Some Useful Tips on Buying a Horsebox & Maintaining Your Horsebox
When buying a horsebox you have to consider several sizes to fit different numbers of horses.
As well as the different features and facilities you require to suit your own particular purpose.
Some horseboxes have day living to accommodate short journeys or days out and some have full living with beds, toilet facilities and everything to make an overnight stay comfortable
Buy a horsebox that suits your own particular needs
That suits your horse or horses and the amount of travelling you expect to do.
You may also want to consider offering friends transport to events and you might be surprised how often you get asked for a ride to a competition or horse show.
Buying a New Horsebox.
Buying a modern horsebox means considering a wide range of specifications and a popular choice today is a small box that is basically a large van conversion.
They’re a little cheaper, narrower and lighter, but can restrict your options a lot depending on what you wish to carry with you. Whatever size you choose you should make sure your horse or horses are happy to load and travel in the space available.
Choosing to buy a new horsebox is by far the easiest and safest way to buy your horsebox.
But not all horseboxes are equal and there is significant variation in price and quality.
Just like buying a car you will pay a bit more for a popular brand name with less features and you can pay a lot more for optional extras.
One good way to limit your choice is to ask your horsey friends if they’re happy with their horsebox and would they recommend the seller.
However, basic rules apply when buying a horsebox and you should always think Buyer Beware.
It’s your money and you should always get the best you can before you part with it. Never impulse buy because you like the new fangled thingyumyjig they’ve installed.
It’s a horsebox and it will have to work well as a horsebox, not a media room. Horses eat and poop, they don’t listen to MP3 players or watch DVDs.
Buying a Used or Re-Conditioned Horsebox …
Secondhand is the most common way to buy a horsebox and by far the riskiest option.
However, by following a few simple guidelines you should avoid the usual pitfalls and acquire a horsebox that will serve you well.
Remember, horseboxes are often left forgotten for long intervals and ebay is littered with descriptions of horseboxes that have only been used twice and been stored in a barn for the last two years.
This just means that regular maintenance wasn’t done and will lead to future headaches.
When buying a horsebox you need to remember they need to be maintained, that rubber rots, metal rusts, wood gets eaten by bugs and some specific problems are unique to horseboxes that have been left unused for long periods.
Things to look for when buying a second-hand horsebox.
The Used Horsebox Ramp …
Make sure it’s easy for you to lift and that the springs or hydraulics are in good condition as well as their fixings and fittings.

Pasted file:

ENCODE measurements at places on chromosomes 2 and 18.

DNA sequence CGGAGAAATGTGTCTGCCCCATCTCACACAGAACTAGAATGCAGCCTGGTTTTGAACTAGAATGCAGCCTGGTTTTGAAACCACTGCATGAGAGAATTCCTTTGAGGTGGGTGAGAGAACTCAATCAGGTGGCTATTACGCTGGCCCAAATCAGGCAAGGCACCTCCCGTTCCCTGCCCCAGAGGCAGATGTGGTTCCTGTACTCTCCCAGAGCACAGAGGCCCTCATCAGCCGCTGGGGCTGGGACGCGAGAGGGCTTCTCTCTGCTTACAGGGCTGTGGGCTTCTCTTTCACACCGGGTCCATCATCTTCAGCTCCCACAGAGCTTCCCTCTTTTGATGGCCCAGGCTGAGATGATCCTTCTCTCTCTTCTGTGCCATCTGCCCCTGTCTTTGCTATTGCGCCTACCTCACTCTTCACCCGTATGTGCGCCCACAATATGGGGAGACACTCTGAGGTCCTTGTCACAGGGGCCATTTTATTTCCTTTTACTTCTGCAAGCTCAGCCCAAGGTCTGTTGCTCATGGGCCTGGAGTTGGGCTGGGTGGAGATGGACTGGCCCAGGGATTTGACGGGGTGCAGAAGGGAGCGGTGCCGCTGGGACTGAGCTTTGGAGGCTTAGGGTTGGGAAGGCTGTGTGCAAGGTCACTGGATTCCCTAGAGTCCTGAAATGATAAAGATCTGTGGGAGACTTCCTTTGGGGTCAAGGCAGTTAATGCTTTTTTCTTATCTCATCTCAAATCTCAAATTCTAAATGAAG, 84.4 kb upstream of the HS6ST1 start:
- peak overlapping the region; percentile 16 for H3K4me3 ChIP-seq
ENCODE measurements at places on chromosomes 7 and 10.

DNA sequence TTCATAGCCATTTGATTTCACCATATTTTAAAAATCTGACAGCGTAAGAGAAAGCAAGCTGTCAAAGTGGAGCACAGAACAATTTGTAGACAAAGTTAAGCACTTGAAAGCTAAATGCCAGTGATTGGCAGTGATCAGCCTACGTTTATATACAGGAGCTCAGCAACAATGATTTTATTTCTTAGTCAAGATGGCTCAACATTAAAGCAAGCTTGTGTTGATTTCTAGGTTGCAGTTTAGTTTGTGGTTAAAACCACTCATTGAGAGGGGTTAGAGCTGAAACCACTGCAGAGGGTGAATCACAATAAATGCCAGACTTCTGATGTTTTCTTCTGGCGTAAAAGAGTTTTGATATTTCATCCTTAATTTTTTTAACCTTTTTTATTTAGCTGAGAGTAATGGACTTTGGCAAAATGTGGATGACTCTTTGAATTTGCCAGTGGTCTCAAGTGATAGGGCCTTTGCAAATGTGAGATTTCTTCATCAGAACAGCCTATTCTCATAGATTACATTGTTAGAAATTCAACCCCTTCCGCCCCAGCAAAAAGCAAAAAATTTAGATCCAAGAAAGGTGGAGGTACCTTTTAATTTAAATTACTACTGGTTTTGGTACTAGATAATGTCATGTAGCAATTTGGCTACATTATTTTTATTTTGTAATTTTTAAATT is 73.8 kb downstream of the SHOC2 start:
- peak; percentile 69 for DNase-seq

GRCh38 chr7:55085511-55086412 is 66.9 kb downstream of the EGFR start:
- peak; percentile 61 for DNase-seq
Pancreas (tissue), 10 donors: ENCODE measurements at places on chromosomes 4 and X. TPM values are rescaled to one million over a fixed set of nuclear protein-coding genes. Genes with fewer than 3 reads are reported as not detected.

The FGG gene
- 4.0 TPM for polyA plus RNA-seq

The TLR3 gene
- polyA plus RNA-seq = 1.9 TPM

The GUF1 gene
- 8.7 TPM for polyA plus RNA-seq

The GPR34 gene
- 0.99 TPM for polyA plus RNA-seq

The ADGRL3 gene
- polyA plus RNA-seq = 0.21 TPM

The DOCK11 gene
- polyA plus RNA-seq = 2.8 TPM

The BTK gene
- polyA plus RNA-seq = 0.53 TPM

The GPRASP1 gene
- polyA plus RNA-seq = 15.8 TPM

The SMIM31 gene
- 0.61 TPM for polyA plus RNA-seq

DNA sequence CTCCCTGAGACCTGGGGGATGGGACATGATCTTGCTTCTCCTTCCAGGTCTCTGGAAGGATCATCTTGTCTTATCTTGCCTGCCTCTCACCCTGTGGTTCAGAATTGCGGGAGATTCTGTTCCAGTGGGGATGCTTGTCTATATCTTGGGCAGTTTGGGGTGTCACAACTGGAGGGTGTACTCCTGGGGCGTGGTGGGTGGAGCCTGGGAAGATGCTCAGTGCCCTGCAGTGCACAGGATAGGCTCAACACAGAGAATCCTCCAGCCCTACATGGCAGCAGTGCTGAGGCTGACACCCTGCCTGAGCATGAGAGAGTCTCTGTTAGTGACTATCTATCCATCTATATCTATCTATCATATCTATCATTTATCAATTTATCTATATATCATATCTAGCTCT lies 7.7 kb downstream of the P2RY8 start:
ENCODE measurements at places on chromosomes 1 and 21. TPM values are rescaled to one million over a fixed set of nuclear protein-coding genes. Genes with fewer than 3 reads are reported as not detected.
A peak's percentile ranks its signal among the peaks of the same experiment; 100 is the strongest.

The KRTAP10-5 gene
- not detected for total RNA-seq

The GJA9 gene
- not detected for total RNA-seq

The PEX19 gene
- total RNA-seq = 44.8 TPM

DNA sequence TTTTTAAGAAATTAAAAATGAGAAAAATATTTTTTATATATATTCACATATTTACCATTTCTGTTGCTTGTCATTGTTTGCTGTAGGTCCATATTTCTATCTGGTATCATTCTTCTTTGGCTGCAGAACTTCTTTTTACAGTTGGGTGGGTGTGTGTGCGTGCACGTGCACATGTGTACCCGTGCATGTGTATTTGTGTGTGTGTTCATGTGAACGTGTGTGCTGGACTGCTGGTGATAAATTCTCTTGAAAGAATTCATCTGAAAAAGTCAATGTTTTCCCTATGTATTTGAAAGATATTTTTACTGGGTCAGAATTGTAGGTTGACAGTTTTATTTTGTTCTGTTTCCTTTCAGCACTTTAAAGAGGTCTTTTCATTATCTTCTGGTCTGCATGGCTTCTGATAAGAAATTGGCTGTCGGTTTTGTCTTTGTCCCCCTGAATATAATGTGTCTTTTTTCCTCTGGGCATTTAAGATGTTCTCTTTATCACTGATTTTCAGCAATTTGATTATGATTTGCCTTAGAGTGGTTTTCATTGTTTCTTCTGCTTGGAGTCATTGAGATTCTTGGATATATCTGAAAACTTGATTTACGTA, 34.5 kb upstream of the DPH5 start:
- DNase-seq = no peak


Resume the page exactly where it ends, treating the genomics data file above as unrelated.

Don’t take the sellers word for it, try it.
Check the floor of the ramp. This usually consists of one or more layers of plywood covered by a non-slip surface (such as rubber or coconut matting) with horizontal battens to give good purchase for the hooves.
Check the battens are sound and well fixed. If possible, check the sub-floor; rot here can be very damaging.
Make sure the ramp fits the box snugly along the sides and top when closed and that it lies square when open.
Ramps that have been used on uneven ground can warp and twist and unbalance your horse.
Jump about on the ramp to highlight any rattles or loose fittings. Listen to the sound it makes as this can give you an indication of the sub-floor condition. Don’t worry about breaking it; if it can’t take your weight ou wouldn’t want your horse on it. Repeat this with the front or side ramps if fitted.
Make sure the ramp can be closed securely and if fixings are the screw type, check the threads haven’t been stripped.
2. The Floor of the Horsebox
The most critical and most forgotten part of a horsebox. It cannot be stressed enough how important the floor is and why it must be in good sound condition.
A horse weighs far more than any man and a hoof breaking through weak flooring at any speed doesn’t bear thinking about.
If you want to risk losing your horse…. then don’t check the horsebox floor.
Mosty horsebox floors are made of plywood, although planks can also be used. The best and recommended layout is to use two floors, the second often being galvanised weldmesh which both supports the wood floor much better and provides a hoof catcher should the first floor fail.
Try and lift the rubber to see the condition of the floor, and look underneath the trailer to see if a secondary floor has been installed.
The main failure of wooden floors is insufficient drainage, where horse urine and water can lay and rot the wood rapidly.
Ifor Williams horseboxes have a known problem with some of their wooden floors rotting and giving way. As I understand it they’re offering metal floored replacements for these models.
3. The Horsebox Brakes …